To speak of divine intervention in another way, I consider the idea of God creating the world and then having to constantly tweak and repair it to make sure that it doesn’t deviate from his plan is a failure to fully appreciate God’s power and wisdom. God is not like a human engineer who didn’t quite get it right the first time and has to keep nudging it along here and then. (I believe the Bible’s teaching of God “sustaining” the world is a concession to our limitations and language and that it refers to God’s sovereignty over the world her created, not his needing to tweak it. In other words, God created a world that is sure to fulfill his purposes for it. We don’t have to worry that it will fall apart if God somehow “ignored” it. Accordingly, today’s typical definition of deism doesn’t at all fit this idea and Molinism.)

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@AllenWitmerMiller that goes too far for me. It also seems God wants to participate directly in creation. Maybe he didn’t need to tweak or intervene, but he still could have done so. If He did or does, this is not incoherent, but an echo of the work of Jesus entering into the world to alter its course entirely.

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Certainly. And the primary or most important aspect of intervention revolves around God’s plan to eventually replace this world with The New Heaven and the New Earth. So this world is a “temporary” one on the way to an ultimate plan.

Seeing the world as operating according to the reality-path which God ordained does not mean that God is restricted solely to such material outcomes. Some speak of God choosing to intersect with that material world as part of his plan for its successor in the New Earth described at the end of the book of Revelation. Indeed, many would say that all of God’s interventions are for that next-world purpose, rather than “repairing” or “tweaking” the material infrastructure of this universe (or even the biological developments on earth.) In that view, all of God’s interventions we see described in the Bible are part of that “long view” that culminates in Revelation 22.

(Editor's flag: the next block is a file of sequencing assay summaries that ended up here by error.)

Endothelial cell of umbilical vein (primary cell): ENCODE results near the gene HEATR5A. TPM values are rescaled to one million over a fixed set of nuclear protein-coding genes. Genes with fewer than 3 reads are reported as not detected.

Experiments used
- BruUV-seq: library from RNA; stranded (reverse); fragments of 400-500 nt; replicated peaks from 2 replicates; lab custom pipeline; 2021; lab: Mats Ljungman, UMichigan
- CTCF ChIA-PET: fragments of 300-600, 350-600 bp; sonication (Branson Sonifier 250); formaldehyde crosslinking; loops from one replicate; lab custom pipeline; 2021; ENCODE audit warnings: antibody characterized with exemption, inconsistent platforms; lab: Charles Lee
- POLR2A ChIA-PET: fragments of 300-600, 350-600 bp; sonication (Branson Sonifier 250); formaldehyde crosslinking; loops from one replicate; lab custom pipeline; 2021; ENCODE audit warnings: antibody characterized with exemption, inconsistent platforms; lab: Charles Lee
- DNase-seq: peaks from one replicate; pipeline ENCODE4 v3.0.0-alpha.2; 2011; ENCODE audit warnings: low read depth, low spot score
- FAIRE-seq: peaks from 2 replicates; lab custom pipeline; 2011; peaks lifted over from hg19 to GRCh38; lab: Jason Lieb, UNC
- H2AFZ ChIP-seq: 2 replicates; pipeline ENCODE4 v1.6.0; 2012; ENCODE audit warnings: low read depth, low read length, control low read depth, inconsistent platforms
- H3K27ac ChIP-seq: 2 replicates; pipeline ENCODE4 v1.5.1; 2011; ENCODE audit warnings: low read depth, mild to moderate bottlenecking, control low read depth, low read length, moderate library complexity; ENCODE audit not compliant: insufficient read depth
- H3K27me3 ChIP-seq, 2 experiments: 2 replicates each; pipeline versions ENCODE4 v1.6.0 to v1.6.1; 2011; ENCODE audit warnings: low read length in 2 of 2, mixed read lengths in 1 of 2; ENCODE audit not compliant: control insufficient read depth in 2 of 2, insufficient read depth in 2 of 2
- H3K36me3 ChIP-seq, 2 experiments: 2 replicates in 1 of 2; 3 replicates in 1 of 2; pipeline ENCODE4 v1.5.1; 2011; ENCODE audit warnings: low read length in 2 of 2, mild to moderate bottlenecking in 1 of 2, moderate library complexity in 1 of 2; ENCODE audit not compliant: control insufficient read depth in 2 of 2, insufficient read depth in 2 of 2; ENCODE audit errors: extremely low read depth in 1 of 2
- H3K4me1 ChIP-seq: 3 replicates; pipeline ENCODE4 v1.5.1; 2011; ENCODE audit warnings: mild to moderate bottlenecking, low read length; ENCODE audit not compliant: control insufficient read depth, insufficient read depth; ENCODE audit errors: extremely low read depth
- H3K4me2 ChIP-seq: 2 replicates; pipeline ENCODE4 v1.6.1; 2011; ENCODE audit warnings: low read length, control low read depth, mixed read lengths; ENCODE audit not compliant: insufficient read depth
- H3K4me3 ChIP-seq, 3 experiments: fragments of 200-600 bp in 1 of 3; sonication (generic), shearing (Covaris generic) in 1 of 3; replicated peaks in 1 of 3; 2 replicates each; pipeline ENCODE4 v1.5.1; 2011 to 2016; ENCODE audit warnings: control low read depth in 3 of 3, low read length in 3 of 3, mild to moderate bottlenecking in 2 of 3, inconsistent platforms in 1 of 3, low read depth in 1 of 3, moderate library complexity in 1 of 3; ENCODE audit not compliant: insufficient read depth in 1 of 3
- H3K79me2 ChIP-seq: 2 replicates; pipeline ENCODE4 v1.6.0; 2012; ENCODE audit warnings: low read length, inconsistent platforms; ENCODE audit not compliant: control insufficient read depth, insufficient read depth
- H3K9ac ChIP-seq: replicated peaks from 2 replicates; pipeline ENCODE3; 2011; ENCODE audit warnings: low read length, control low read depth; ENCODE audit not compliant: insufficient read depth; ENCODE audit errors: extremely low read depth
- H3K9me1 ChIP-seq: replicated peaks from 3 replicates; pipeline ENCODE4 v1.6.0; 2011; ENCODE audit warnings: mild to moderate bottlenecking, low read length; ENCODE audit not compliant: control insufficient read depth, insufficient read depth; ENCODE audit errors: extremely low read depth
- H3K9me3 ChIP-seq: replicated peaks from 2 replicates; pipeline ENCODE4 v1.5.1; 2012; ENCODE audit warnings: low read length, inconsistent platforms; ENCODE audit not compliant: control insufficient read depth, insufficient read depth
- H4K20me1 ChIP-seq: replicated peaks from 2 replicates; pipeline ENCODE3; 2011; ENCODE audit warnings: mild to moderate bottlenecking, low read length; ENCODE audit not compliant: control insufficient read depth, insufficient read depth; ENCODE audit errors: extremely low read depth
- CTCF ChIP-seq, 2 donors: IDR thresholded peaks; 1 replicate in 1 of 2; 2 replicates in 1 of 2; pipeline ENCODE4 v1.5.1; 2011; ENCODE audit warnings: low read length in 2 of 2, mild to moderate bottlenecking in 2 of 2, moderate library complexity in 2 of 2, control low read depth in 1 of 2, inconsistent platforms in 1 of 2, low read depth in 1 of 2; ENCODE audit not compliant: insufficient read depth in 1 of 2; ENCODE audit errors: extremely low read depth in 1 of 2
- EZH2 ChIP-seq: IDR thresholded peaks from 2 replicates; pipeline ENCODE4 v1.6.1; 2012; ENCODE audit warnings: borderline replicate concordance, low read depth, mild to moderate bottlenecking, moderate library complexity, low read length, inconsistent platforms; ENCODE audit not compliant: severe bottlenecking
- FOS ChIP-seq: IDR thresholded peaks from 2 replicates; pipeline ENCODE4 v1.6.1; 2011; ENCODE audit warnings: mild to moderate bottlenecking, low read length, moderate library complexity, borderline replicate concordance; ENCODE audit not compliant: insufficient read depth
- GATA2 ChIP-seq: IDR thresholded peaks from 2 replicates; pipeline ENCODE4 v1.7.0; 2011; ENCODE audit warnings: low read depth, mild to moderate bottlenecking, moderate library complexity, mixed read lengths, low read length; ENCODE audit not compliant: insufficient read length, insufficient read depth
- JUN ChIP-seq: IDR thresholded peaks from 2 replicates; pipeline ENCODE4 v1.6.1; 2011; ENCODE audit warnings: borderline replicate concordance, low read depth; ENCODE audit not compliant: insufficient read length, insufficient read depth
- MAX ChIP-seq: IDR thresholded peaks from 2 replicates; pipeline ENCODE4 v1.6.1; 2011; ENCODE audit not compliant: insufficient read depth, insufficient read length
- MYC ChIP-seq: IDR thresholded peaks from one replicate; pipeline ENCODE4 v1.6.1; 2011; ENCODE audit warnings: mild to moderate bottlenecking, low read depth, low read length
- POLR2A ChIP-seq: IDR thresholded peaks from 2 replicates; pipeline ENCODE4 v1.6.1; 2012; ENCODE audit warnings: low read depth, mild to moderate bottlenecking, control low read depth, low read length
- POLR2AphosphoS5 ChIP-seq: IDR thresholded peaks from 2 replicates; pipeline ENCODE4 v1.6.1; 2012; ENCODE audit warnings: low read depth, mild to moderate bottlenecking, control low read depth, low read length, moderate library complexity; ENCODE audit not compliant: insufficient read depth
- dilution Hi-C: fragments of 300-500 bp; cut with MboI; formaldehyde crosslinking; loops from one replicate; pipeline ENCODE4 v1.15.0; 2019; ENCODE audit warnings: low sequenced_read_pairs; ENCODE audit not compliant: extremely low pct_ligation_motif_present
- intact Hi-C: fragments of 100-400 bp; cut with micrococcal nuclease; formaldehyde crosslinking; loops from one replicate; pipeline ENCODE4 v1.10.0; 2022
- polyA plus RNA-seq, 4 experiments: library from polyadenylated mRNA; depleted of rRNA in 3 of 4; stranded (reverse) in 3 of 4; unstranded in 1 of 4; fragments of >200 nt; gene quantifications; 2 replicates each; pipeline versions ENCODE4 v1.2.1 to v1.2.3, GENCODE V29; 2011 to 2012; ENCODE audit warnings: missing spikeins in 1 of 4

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That world was destroyed in AD 70. We are living in the new world.

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I never found the Preterist view of @2Peter 3:10 all that convincing. Yes, the destruction of Jerusalem and other cities by the Romans was very tragic but the comparisons with the Noahic Flood and the elements getting melted in great heat sure seems like more than the sacking and burning of a city.

I don’t think today’s world that we are living in seems much like the New Earth in Revelation 22.

Anyway, I am probably to blame for the thread topic drifting away from “What is seeking peace?”

We dont need “intervention”… God engages in natural causes and in supernatural causes. It is all Him!

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You are right that Jesus is the centerpiece of the gospel. But Jesus is also the centerpiece before man existed too. My point in declaring that the creation account is the foundation upon which the gospel is to be made sense of is this: without the fall of man and the introduction of sin, the gospel cannot be truly comprehended in its value. And in Colossians, paul speaks of Christ as our Creator. With this, the heinousness of sin against a Holy God can only be forgiven by a sacrifice of enough worth to bring justice before this Holy God because He is just that great. Therefore, the sacrifice necessary was Himself who, according to Paul is Jesus Christ “through whom and for whom everything is made.” The gift of the gospel is not a free ticket to heaven. The gift is God Himself who was worthy before man was in the scene.

I challenge you to review the mormon interpretation of early Genesis. Their gospel is not Christian so interestingly their interpretation of Genesis is just downright aweful thus conforming to their false gospel. Check for yourself.

The gospel is NOT a psychological excercise for evolving good people to their better selves. The gospel is about Jesus (who created us in the first place) recreating people who are spiritually dead in sin into life THE INSTANT THEY CHOOSE TO LOOK TO THE CROSS FOR THE FORGIVENESS OF SIN AND GIVING KING JESUS RIGHTFUL PLACE AS LORD. In the beginning God the Father, the Son and the Holy Spirit created kinds, including man instantly. Adam sinned and the Better Adam (Jesus) gives man a new beginning instantly the moment we place our faith in Him! That is goodnews.